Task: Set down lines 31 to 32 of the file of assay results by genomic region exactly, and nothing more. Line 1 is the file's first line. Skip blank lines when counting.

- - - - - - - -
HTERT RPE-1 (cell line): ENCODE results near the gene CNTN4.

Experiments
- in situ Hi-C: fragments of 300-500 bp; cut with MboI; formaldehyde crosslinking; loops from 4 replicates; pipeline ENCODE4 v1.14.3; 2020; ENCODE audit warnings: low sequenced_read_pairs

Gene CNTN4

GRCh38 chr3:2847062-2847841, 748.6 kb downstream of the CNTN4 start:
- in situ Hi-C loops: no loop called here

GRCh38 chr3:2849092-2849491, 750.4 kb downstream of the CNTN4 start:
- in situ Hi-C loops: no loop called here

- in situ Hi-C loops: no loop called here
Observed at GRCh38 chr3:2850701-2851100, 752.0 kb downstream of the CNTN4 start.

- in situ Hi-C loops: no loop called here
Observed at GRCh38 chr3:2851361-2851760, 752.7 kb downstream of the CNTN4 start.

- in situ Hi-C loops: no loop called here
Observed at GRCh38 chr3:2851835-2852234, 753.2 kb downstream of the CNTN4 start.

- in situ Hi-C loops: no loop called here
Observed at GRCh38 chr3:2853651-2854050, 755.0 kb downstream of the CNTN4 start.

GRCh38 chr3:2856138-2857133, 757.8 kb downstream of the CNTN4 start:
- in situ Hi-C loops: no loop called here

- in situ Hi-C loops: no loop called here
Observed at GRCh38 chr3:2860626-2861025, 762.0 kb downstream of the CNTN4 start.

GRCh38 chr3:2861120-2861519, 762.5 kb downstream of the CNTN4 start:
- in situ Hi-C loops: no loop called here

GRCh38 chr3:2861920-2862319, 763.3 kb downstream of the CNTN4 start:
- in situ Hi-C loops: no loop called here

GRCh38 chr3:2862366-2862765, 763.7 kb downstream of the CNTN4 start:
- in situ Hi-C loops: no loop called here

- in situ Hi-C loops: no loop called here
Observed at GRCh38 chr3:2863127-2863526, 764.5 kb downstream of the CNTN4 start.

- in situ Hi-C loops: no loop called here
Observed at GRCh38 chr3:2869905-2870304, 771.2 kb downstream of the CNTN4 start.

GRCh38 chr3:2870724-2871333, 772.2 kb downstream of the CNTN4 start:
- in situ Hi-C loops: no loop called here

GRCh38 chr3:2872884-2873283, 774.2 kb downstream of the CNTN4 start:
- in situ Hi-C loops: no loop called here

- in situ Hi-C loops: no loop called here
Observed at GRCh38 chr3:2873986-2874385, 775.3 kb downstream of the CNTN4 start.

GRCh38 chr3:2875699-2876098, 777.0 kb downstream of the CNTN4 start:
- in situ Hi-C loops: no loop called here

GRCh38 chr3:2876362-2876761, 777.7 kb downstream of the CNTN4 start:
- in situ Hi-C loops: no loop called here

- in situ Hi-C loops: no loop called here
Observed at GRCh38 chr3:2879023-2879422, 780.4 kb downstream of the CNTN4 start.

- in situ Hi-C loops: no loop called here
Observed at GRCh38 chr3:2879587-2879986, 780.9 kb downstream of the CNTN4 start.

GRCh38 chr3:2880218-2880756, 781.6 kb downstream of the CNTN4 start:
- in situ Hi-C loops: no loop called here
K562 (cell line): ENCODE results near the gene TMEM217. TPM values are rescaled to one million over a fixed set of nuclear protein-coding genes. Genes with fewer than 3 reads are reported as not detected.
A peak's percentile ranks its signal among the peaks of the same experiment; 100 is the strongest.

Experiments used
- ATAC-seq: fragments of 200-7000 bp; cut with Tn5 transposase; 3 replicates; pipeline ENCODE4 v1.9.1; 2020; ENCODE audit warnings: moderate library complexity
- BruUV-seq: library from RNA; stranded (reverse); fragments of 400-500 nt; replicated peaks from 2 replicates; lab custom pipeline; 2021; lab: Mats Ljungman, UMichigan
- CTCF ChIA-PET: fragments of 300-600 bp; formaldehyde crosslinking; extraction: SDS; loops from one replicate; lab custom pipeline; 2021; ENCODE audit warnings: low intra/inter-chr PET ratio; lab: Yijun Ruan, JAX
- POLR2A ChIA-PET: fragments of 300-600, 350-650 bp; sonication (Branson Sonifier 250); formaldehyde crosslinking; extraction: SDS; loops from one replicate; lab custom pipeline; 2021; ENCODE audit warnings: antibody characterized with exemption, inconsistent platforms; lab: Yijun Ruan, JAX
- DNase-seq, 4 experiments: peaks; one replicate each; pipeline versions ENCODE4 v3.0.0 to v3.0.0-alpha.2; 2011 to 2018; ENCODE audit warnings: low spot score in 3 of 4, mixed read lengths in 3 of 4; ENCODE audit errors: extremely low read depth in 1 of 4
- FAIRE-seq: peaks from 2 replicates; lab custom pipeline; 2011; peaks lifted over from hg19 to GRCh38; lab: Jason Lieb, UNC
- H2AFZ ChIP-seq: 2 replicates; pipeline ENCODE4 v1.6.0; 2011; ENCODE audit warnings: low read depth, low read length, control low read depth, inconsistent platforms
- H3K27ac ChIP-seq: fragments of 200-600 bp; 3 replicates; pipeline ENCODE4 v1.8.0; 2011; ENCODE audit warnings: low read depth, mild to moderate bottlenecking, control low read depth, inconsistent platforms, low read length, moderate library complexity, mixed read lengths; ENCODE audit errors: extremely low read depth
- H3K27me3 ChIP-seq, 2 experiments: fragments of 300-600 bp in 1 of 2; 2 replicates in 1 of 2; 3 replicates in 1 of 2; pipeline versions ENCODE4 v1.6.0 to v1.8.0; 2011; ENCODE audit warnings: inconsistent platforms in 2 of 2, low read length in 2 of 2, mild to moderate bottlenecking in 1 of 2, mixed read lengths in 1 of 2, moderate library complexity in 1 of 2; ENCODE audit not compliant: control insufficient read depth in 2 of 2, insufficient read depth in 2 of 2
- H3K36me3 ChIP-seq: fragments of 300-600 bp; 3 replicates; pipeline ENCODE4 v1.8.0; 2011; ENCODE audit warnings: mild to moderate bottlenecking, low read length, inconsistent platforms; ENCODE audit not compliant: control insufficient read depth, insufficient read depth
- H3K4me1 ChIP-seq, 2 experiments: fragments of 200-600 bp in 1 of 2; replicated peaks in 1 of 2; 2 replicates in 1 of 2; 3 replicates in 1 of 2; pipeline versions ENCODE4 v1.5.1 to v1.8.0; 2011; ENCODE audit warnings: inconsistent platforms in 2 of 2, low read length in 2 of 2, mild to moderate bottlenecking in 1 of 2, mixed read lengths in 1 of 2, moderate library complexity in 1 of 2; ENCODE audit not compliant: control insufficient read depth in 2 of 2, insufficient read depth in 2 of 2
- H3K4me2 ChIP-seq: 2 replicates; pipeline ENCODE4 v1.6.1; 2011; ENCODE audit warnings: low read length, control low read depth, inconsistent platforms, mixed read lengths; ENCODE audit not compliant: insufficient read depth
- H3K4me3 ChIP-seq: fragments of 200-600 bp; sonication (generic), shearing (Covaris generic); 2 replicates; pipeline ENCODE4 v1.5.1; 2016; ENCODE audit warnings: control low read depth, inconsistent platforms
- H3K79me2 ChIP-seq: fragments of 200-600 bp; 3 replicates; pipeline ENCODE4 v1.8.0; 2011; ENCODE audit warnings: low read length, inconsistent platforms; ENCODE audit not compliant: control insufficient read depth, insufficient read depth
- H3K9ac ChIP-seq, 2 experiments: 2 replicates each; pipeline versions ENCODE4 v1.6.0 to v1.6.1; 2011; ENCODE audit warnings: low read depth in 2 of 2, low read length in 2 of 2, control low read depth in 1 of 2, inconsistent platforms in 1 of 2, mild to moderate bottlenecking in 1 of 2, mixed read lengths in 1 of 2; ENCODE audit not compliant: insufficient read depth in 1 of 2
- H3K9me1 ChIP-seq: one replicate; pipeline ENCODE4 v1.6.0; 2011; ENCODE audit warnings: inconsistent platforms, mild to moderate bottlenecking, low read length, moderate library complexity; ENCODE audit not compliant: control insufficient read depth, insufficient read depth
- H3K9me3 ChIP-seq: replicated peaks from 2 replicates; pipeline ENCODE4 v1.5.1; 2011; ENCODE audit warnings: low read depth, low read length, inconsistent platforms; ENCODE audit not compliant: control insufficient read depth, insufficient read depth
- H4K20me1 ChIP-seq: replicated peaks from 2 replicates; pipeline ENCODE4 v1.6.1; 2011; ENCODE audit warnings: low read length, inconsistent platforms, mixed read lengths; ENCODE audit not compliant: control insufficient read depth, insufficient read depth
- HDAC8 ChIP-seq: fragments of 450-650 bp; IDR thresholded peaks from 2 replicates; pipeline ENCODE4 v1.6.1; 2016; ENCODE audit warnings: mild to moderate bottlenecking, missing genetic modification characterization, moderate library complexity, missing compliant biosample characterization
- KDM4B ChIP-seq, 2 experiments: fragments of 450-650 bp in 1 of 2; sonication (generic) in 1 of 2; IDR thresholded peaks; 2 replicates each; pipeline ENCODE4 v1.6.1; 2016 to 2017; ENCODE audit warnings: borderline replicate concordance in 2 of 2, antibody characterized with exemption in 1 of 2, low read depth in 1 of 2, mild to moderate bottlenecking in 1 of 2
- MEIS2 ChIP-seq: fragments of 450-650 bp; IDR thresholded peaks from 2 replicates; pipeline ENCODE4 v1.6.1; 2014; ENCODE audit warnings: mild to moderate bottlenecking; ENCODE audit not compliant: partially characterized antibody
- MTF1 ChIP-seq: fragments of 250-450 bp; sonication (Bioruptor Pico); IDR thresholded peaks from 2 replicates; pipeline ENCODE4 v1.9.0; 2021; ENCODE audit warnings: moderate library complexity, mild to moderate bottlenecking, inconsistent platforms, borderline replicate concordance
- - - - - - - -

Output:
GRCh38 chr3:2870724-2871333, 772.2 kb downstream of the CNTN4 start:
- in situ Hi-C loops: no loop called here